Woodford Reserve: Located in the heart of horse country, at the end of a lazy country road meandering along horse farms, Woodford Reserve is known for its copper pot still and triple distillation process. Kentucky’s oldest and smallest distillery has stone rickhouses and traces its origins to 1797 when Elijah Pepper began distilling in Woodford County. (You may encounter the reigning Elijah Pepper, the resident “chief feline officer.”)

Bourbon, bourbon everywhere

One you’re in Kentucky Bourbon Country, you’ll notice it’s more than a bit obsessed with all things bourbon. In Lebanon, check out the oak barrel charring process on a Kentucky Cooperage tour with the Independent Stave Company. You’ll learn why bourbon loves it and see how staves are shaped and hoops put in place.

Lebanon’s new Limestone Distillery makes a traditional bourbon made with rye; the recipe belonged to Minor Case Beam, the great-grandfather of owners Steve and Paul Beam.

“We expect to have a young bourbon from five-gallon barrels out in just over a year,” said Steve Beam, adding that there will be more mature bourbons from different sized barrels from then on.

In Bardstown, follow bourbon’s timeline at the Oscar Getz Museum of Whiskey History, where you’ll learn that Abraham Lincoln himself once owned a tavern; his 1833 liquor license and a replica tavern are in the museum. Order from more than 100 bourbons at the new Rickhouse Restaurant. The can’t-miss go-with? The meatloaf open-face served with mashed potatoes, fried onion topping and Henry Baines sauce – a steak sauce with a bite beloved by Kentuckians.

Kreso’s Restaurant throws down a challenge with 140 bourbons at its Bourbon Bar, including Pappy Van Winkle 23-year bourbon and Heaven Hill’s Elijah Craig 18-year bourbon. Barton 1792 – named for the year Kentucky achieved statehood – offers free tours followed by a tasting in its new Tasting Room. And Willett’s Distillery, one of Kentucky’s smallest family-owned and independently operated distilleries, was recently restored and reopened for touring.

Of course, the coup de grace of all things bourbon is the Annual Kentucky Bourbon Festival, a six-day event celebrating America’s Native Spirit with events, including the Kentucky Bourbon All-Star Sampler™ with an opportunity to meet the master distillers of the bourbon industry and the World Championship Bourbon Barrel Relay™. This year, the festival takes place September 11-16.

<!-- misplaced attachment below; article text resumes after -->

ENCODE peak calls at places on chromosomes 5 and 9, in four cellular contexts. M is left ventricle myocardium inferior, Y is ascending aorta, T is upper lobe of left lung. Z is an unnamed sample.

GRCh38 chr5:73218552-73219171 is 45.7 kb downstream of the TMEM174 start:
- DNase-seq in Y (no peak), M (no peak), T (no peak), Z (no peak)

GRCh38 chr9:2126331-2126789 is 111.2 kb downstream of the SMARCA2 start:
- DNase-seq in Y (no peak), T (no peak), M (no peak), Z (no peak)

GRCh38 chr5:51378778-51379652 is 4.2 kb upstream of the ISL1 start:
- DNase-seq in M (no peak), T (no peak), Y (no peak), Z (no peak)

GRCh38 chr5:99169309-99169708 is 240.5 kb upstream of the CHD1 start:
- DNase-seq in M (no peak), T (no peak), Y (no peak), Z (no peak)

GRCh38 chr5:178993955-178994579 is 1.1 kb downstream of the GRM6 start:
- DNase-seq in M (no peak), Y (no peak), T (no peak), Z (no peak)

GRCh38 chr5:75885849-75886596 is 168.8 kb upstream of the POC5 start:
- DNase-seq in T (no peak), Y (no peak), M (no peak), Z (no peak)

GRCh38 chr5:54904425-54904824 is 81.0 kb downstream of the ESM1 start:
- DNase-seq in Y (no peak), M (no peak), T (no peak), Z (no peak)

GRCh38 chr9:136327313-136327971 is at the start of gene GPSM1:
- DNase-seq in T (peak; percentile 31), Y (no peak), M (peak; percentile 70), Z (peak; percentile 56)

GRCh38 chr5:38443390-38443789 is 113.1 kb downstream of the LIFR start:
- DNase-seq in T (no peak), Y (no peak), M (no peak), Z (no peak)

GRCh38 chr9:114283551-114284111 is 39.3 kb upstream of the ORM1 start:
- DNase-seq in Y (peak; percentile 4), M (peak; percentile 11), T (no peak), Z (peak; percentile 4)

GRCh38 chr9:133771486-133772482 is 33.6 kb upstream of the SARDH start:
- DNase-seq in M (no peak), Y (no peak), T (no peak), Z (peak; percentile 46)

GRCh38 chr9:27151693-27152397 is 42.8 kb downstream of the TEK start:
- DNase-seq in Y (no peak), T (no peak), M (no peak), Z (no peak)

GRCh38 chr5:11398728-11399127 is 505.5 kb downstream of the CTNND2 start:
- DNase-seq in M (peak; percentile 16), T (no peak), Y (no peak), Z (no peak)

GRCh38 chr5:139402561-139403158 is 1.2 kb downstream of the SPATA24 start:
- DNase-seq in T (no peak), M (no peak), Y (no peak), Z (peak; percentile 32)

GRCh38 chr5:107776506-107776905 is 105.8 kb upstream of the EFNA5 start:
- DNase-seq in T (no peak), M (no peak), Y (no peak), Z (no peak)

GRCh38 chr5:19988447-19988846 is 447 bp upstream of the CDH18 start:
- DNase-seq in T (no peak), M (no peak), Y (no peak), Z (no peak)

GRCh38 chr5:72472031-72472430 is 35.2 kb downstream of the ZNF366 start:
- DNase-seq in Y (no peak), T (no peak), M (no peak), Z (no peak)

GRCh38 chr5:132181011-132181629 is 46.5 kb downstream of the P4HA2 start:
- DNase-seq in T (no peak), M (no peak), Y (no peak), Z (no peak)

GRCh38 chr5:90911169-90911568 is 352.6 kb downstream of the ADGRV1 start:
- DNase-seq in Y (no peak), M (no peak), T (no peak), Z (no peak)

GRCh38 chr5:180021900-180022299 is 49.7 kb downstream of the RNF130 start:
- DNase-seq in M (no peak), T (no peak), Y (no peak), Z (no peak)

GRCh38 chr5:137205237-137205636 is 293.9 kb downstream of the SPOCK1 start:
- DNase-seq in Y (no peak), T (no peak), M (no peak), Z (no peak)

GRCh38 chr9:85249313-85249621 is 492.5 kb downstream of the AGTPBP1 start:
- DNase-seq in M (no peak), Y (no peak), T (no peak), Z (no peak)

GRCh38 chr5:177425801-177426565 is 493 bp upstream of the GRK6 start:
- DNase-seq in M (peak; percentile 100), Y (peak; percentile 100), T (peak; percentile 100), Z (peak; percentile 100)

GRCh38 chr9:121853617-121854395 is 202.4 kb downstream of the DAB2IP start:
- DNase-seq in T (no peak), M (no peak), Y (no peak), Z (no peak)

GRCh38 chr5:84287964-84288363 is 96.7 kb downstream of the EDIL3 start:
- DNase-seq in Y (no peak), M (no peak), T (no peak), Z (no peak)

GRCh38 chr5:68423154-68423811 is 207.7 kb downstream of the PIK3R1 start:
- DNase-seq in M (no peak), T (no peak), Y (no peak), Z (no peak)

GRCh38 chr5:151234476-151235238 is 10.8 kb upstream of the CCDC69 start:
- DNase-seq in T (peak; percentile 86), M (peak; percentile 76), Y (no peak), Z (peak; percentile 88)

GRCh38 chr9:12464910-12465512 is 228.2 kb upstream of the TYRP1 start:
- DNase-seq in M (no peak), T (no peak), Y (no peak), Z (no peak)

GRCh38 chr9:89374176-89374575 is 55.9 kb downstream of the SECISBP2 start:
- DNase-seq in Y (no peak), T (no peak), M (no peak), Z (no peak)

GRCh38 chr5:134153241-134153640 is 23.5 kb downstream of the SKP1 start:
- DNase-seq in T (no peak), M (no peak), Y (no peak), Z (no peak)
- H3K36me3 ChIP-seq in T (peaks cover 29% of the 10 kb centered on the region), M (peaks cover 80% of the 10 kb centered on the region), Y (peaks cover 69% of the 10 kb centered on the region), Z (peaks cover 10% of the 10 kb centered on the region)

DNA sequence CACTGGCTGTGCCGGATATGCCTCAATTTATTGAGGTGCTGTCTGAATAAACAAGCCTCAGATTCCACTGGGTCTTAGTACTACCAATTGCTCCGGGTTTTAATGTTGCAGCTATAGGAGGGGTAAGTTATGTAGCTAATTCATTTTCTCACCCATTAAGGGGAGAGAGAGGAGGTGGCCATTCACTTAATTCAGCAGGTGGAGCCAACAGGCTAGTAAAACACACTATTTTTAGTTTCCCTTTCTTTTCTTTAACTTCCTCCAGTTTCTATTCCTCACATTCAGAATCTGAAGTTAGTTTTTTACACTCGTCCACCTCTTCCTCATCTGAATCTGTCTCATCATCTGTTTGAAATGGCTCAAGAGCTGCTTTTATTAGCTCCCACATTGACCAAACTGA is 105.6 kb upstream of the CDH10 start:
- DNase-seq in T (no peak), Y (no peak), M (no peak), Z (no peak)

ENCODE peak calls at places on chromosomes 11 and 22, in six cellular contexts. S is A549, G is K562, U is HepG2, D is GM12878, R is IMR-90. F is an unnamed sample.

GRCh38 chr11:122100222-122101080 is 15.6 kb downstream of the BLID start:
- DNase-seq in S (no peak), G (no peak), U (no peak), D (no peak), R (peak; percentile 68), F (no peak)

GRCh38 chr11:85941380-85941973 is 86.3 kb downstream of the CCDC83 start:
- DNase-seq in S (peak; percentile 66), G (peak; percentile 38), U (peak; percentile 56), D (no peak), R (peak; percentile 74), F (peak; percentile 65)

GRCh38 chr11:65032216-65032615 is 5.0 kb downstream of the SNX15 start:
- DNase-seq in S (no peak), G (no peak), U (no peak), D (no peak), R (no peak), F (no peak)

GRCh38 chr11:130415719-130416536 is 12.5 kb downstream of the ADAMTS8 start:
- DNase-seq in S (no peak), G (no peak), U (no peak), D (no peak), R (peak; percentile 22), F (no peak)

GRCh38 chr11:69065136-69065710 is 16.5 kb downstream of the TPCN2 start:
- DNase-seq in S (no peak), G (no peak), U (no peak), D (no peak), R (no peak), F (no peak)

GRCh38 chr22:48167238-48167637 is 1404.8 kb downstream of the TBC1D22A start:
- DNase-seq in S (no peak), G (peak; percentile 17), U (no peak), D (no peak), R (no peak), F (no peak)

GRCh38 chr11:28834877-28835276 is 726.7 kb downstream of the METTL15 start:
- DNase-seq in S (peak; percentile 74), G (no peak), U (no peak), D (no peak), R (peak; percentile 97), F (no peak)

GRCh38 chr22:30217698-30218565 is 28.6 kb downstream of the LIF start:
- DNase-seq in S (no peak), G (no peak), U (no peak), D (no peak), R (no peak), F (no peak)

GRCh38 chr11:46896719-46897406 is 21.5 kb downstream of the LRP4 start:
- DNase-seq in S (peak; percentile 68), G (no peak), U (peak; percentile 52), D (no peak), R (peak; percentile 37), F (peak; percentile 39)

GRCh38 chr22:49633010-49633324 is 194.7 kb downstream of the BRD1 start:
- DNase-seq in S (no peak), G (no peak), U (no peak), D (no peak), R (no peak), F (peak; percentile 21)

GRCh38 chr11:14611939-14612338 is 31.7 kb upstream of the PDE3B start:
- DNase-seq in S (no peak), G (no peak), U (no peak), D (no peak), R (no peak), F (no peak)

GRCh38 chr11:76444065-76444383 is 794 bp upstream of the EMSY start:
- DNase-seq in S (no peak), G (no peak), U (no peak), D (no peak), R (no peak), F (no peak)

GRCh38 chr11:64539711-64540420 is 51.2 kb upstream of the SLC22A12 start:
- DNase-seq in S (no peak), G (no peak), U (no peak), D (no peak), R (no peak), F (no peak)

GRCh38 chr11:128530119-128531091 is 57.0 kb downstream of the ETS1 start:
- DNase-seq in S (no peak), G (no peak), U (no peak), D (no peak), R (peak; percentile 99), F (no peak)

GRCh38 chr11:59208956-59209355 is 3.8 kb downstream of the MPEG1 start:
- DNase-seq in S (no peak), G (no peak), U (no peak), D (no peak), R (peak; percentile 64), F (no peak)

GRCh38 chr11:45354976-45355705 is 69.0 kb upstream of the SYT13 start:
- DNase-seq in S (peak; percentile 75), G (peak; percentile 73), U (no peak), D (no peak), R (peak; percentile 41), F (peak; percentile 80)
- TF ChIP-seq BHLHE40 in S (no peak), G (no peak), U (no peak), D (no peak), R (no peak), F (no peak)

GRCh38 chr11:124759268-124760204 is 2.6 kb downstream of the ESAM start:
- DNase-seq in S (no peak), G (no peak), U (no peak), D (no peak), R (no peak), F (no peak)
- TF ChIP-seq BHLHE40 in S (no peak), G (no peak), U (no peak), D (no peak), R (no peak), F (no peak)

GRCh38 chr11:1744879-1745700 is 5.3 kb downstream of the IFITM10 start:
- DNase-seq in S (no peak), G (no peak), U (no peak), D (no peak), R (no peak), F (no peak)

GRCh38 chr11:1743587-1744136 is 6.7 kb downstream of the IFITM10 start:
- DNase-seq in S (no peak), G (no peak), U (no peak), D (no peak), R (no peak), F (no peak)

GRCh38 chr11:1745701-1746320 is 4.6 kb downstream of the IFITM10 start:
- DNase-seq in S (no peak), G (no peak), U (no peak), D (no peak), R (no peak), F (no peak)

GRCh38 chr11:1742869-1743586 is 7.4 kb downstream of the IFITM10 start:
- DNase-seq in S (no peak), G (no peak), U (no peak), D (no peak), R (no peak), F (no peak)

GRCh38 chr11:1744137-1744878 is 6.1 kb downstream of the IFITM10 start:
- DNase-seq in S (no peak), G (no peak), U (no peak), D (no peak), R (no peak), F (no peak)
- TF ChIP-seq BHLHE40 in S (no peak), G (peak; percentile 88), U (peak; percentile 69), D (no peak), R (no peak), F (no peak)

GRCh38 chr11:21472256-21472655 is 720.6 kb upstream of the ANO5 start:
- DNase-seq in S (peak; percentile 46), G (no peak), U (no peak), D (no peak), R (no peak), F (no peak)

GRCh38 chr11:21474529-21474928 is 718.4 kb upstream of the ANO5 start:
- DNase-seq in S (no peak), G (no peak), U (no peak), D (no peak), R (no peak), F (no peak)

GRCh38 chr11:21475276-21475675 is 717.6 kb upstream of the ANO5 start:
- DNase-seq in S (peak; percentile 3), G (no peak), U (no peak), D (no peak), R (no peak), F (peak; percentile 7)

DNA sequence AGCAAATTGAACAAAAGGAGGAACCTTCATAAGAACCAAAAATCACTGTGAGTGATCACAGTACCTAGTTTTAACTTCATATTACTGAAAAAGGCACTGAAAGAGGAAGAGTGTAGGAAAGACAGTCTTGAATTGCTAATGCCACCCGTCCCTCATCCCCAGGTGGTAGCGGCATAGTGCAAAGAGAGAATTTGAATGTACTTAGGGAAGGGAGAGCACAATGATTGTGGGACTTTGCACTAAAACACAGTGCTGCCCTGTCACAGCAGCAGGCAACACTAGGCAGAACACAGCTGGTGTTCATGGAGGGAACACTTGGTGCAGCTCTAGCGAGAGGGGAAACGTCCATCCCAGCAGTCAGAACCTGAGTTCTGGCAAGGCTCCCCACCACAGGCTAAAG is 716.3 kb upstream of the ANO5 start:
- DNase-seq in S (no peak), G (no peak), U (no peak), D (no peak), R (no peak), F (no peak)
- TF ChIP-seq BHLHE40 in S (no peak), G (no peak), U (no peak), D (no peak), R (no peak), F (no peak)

But you’ll still have to taste your way along the Kentucky Bourbon Trail to earn the t-shirt.

IF YOU GO

The Kentucky Bourbon Trail® is a series of Bourbon distillery tours that the Kentucky Distillers Association created in 1999 to showcase the industry’s rich history and heritage. You can download a map from the website: www.KyBourbonTrail.com.

Pick up your official Kentucky Bourbon Trail passport at any of the six distilleries on the Kentucky Bourbon Trail: Four Roses, Heaven Hill, Jim Beam, Maker’s Mark, Wild Turkey, Woodford Reserve. Once you have visited all six distilleries and have had your passport stamped, mail the completed passport in and – viola! – four to six weeks later you’ll have the t-shirt, available only to those who complete the journey, to commemorate your trip.

Most of the distillery tours are free; however, there is a charge for Woodford Reserve ($7) and Heaven Hill ($5). Beginning Oct. 3, 2012, Jim Beam will offer a new, full-immersion tour (guests may take part in filling a barrel, hammering in a bung, filling a bottle and watching it trail along the bottle line) for $8. A self-guided tour that includes Jim Beam’s replica stillhouse and cooperage, remains free-of-charge. All six distilleries offer a tasting at tour’s end.

For more information about the Kentucky Bourbon Trail and the Kentucky Distillers’ Association, visit www.KyBourbonTrail.com. To see all the signature events of the Kentucky Bourbon Festival – including Bourbon, Cigars and Jazz™, Culinary Art: Bourbon-Style Cooking School™ and the black tie The Great Kentucky Bourbon Tasting & Gala™ – celebrating its 21st year in 2012, visit www.KyBourbonFestival.com.

At the epicenter of all things bourbon is Bardstown, recently voted the “Most Beautiful Small Town in America,” in the Rand McNally/USA Today “Best of the Road” contest. It makes a perfect home-base for exploring Kentucky Bourbon Country – and enjoying one of the 18 or so bed and breakfast inns in the area. Visit www.SampleOurSpirit.com for lodging and restaurant suggestions.